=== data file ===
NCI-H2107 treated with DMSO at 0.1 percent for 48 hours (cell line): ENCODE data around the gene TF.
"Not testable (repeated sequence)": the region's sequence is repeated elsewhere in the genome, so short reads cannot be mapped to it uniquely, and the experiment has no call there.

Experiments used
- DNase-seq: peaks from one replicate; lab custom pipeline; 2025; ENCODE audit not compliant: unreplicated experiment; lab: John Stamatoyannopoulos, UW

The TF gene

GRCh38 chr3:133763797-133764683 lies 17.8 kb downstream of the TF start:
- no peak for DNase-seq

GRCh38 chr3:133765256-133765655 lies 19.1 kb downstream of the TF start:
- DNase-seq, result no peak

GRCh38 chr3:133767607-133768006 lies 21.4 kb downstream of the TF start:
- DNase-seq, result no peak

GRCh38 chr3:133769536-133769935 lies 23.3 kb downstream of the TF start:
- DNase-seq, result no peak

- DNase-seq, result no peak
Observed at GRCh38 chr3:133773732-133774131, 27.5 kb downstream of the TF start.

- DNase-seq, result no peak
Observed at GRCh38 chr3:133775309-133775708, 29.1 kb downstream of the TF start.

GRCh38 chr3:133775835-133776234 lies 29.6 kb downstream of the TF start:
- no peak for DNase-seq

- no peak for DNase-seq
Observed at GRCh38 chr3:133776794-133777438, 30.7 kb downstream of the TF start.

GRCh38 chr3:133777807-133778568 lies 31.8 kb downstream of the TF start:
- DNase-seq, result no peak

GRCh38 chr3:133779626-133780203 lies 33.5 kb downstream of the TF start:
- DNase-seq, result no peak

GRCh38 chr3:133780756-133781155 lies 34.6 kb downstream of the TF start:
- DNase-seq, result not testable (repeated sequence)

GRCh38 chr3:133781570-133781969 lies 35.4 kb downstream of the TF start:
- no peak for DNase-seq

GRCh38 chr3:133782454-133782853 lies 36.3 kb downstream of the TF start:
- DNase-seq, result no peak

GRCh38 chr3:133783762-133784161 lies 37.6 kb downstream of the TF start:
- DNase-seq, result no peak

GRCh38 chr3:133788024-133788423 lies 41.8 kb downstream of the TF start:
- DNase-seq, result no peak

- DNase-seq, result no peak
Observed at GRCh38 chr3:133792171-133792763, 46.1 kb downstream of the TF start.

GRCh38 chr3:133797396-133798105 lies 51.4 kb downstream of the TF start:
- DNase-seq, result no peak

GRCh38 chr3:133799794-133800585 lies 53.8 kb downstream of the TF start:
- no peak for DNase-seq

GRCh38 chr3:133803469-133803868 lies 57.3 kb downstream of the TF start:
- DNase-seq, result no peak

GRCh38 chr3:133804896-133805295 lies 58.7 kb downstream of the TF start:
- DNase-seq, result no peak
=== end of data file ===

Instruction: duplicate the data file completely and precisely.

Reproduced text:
NCI-H2107 treated with DMSO at 0.1 percent for 48 hours (cell line): ENCODE data around the gene TF.
"Not testable (repeated sequence)": the region's sequence is repeated elsewhere in the genome, so short reads cannot be mapped to it uniquely, and the experiment has no call there.

Experiments used
- DNase-seq: peaks from one replicate; lab custom pipeline; 2025; ENCODE audit not compliant: unreplicated experiment; lab: John Stamatoyannopoulos, UW

The TF gene

GRCh38 chr3:133763797-133764683 lies 17.8 kb downstream of the TF start:
- no peak for DNase-seq

GRCh38 chr3:133765256-133765655 lies 19.1 kb downstream of the TF start:
- DNase-seq, result no peak

GRCh38 chr3:133767607-133768006 lies 21.4 kb downstream of the TF start:
- DNase-seq, result no peak

GRCh38 chr3:133769536-133769935 lies 23.3 kb downstream of the TF start:
- DNase-seq, result no peak

- DNase-seq, result no peak
Observed at GRCh38 chr3:133773732-133774131, 27.5 kb downstream of the TF start.

- DNase-seq, result no peak
Observed at GRCh38 chr3:133775309-133775708, 29.1 kb downstream of the TF start.

GRCh38 chr3:133775835-133776234 lies 29.6 kb downstream of the TF start:
- no peak for DNase-seq

- no peak for DNase-seq
Observed at GRCh38 chr3:133776794-133777438, 30.7 kb downstream of the TF start.

GRCh38 chr3:133777807-133778568 lies 31.8 kb downstream of the TF start:
- DNase-seq, result no peak

GRCh38 chr3:133779626-133780203 lies 33.5 kb downstream of the TF start:
- DNase-seq, result no peak

GRCh38 chr3:133780756-133781155 lies 34.6 kb downstream of the TF start:
- DNase-seq, result not testable (repeated sequence)

GRCh38 chr3:133781570-133781969 lies 35.4 kb downstream of the TF start:
- no peak for DNase-seq

GRCh38 chr3:133782454-133782853 lies 36.3 kb downstream of the TF start:
- DNase-seq, result no peak

GRCh38 chr3:133783762-133784161 lies 37.6 kb downstream of the TF start:
- DNase-seq, result no peak

GRCh38 chr3:133788024-133788423 lies 41.8 kb downstream of the TF start:
- DNase-seq, result no peak

- DNase-seq, result no peak
Observed at GRCh38 chr3:133792171-133792763, 46.1 kb downstream of the TF start.

GRCh38 chr3:133797396-133798105 lies 51.4 kb downstream of the TF start:
- DNase-seq, result no peak

GRCh38 chr3:133799794-133800585 lies 53.8 kb downstream of the TF start:
- no peak for DNase-seq

GRCh38 chr3:133803469-133803868 lies 57.3 kb downstream of the TF start:
- DNase-seq, result no peak

GRCh38 chr3:133804896-133805295 lies 58.7 kb downstream of the TF start:
- DNase-seq, result no peak